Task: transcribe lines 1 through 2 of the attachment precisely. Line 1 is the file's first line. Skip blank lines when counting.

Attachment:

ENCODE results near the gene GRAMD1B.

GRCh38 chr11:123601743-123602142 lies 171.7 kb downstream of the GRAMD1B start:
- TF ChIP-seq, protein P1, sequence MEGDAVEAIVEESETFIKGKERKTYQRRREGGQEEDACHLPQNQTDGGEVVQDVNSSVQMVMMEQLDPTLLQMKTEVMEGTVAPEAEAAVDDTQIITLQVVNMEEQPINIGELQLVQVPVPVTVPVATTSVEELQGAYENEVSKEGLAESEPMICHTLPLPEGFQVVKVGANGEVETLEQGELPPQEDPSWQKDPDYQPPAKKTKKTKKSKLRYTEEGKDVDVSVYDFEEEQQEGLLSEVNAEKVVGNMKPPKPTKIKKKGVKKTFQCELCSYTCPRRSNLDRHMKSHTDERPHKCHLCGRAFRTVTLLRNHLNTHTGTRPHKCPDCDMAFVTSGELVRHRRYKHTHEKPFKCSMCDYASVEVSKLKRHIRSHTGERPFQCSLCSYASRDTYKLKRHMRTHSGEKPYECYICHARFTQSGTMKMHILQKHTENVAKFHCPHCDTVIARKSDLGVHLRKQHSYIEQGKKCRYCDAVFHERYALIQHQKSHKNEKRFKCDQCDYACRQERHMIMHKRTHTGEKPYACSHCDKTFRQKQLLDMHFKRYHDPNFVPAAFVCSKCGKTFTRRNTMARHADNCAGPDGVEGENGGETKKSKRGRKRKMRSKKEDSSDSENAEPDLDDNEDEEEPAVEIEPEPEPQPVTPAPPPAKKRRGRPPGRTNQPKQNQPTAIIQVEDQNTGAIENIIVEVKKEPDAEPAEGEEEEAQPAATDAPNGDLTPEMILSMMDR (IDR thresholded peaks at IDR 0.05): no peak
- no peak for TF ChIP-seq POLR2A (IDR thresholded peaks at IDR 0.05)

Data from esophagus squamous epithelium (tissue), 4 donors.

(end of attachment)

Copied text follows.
ENCODE results near the gene GRAMD1B.

GRCh38 chr11:123601743-123602142 lies 171.7 kb downstream of the GRAMD1B start: